The story of General Benedict Arnold and Major John André takes about a minute to convey in a high school classroom. The real story, however, is worthy of a Hollywood blockbuster with all the essential elements: heroes and villains, supporting roles, intrigue, greed, lust for glory, betrayal, danger, close shaves and a nation in peril.
Benedict Arnold had a tomahawk to grind. He was a hero—a courageous warrior in defeat or victory and twice wounded. Yet Congress promoted junior officers over him, refused to make good on “lost pay,” and delayed and then denied his accounting of personal expenses advanced to outfit his units. He saw many sleights, real and imagined, but what he couldn’t see was how his own behavior and personality led to his own undoing.
After Saratoga and a long convalescence, Arnold’s injured leg prevented another field command so Washington appointed him Philadelphia’s military commander, charged with maintaining peace between the ascendant Patriots and the disappointed Tories. Arnold did himself no good by an open association with Loyalists, his financial transactions with local merchants, his bitter quarrel with the Pennsylvania Council and by living far beyond his means, giving rise to suspicions as to how he earned his money.
Major John André had another motive: glory. He knew that a successful intelligence enterprise to end the War would bring fame and advancement. It would also help his mother and three sisters, whose family’s interests had been adversely affected when the French took Grenada.
Arnold initiated contact with André in early May 1779 when he sent Joseph Stansbury, a Philadelphia shop keeper, self-styled poet and acquaintance of Arnold’s wife, Peggy, to meet André in New York. André responded by letter to Stansbury on May 10, in which he listed the kinds of information that would be welcome. From the outset, Arnold made it clear that it was British pounds for perfidy although he’d often editorialize on his more ‘noble’ motives such as a rapprochement with England, hatred of the French and an end to a useless war. One of his earliest letters included a taste of the intelligence he could provide but André’s response suggested taking a command and being “suprized or cut off” such that a loss of 5.000 to 6,000 men would be “rewarded with twice as many thousand Guineas.” What was readily apparent is that Sir Henry Clinton, André’s commander, wanted Arnold’s battlefield participation to guarantee delivery of an army, not just intelligence. Arnold couldn’t have been pleased with this suggestion as the thought of camp life, leaving Peggy and mounting and riding a horse in battle must have caused a painful twinge in his wounded leg.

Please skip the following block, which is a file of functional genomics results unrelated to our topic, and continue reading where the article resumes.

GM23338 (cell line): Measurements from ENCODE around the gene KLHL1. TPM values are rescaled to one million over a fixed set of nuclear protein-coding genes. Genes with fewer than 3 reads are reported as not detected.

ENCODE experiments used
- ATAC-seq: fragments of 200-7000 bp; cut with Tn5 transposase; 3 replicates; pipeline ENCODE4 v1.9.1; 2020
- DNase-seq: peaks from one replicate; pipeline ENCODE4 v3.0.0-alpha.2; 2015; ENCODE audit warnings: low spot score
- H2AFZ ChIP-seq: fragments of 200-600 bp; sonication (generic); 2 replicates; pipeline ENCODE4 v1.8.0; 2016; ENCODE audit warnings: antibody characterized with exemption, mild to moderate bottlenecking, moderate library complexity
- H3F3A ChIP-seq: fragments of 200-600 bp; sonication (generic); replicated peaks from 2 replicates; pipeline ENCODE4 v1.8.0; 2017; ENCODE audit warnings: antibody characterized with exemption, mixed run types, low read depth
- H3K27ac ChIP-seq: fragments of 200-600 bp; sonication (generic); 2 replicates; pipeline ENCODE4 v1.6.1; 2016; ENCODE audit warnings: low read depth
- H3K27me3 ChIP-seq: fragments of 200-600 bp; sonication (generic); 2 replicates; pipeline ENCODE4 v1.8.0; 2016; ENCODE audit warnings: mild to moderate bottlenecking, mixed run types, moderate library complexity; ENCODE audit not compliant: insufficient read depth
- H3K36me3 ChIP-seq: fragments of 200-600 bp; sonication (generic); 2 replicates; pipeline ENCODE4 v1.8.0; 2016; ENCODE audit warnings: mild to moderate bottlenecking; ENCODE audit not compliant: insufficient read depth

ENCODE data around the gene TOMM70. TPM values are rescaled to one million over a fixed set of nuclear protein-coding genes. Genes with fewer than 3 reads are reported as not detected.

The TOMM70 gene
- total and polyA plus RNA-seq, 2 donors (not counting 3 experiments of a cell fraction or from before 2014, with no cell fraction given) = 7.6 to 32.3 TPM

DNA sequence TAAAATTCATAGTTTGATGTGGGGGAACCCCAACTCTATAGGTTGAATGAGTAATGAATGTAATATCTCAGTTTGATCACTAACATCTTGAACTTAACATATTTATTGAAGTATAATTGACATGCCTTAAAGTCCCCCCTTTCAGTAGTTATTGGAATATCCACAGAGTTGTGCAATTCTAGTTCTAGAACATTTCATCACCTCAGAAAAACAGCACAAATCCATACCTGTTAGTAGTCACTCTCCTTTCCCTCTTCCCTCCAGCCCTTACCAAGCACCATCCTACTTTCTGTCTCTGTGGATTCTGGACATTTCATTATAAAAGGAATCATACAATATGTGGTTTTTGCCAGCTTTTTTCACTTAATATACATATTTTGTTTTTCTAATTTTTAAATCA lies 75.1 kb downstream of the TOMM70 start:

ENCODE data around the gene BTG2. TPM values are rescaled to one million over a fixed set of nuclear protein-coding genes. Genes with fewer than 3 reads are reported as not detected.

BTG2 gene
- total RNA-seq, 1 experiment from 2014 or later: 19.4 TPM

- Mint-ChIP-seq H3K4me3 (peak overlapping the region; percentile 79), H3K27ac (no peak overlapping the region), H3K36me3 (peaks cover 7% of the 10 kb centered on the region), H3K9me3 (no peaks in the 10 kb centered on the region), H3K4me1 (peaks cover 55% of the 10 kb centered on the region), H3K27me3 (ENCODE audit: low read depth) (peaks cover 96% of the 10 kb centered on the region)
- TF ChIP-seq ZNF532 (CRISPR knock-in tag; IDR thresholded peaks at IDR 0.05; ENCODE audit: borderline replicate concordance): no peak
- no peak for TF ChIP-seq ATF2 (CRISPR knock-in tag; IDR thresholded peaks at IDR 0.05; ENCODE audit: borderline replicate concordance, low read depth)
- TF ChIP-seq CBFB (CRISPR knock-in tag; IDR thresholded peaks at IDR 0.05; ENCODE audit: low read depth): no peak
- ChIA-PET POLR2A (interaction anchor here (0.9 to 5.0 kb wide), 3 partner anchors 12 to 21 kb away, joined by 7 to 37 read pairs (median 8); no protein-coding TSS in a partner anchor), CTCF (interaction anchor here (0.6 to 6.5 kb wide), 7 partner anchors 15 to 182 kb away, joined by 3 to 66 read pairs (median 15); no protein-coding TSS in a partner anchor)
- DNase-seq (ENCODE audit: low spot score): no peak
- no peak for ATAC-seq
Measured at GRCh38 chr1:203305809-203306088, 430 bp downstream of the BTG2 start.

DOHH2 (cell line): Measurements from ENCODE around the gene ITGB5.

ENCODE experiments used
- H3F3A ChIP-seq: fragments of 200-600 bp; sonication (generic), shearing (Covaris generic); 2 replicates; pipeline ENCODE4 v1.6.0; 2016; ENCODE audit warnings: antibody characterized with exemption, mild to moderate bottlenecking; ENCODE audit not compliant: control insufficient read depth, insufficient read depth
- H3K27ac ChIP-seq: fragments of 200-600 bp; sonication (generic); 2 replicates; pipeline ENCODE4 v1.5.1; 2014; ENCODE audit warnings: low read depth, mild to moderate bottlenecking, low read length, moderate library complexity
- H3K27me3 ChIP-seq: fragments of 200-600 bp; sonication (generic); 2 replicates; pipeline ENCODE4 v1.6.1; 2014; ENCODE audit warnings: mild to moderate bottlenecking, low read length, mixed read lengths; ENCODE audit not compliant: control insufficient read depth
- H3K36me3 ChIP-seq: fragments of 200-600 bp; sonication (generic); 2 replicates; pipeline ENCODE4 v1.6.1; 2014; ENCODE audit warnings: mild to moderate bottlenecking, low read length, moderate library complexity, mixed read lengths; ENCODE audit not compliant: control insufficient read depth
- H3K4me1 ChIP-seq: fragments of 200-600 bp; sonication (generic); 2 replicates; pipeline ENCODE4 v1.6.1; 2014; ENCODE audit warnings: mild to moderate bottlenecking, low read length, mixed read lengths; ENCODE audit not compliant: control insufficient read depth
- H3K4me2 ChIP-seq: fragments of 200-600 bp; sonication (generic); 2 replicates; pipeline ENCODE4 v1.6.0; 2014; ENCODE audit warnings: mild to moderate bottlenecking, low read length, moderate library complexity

By the end of July, after the British lost Stony Point to General Anthony Wayne’s Midnight assault, André stressed that Arnold needed to be more proactive and, for the first time, mentioned a British interest in West Point. He also sought information on the strengths and deployments of the Hudson River. Arnold’s tone, as conveyed in his letters, was decidedly frustrated but the mention of West Point must have registered.
When an impasse was reached on financial terms, Arnold devoted his time to defending claims asserted by the Pennsylvania Council regarding his treatment of the local militia, his use of army wagons for transporting his own merchandise and closing local shops, among other complaints. It was the right place and time for the court-martial proceeding: Washington was encamped along with his general officers who’d hear his case in Morristown, NJ where there was little distraction in a winter that was “the worst in living memory.” No supplies could get in and there was likely no concerns that an enemy attack could be launched over roads that were up to six feet deep with snow.
Arnold gave a spirited summation concluding that “I was one of the first that appeared in the field, and from that time to the present hour have not abandoned [my country’s] service. Of course, he omitted mention of his negotiations with the British. Aside from a need for self-preservation, Arnold was able to separate one issue from another, being righteously indignant on the one hand but pursuing an insidious course on the other. On January 20, 1780, the decision was made: the Commander-in-Chief would issue a reprimand.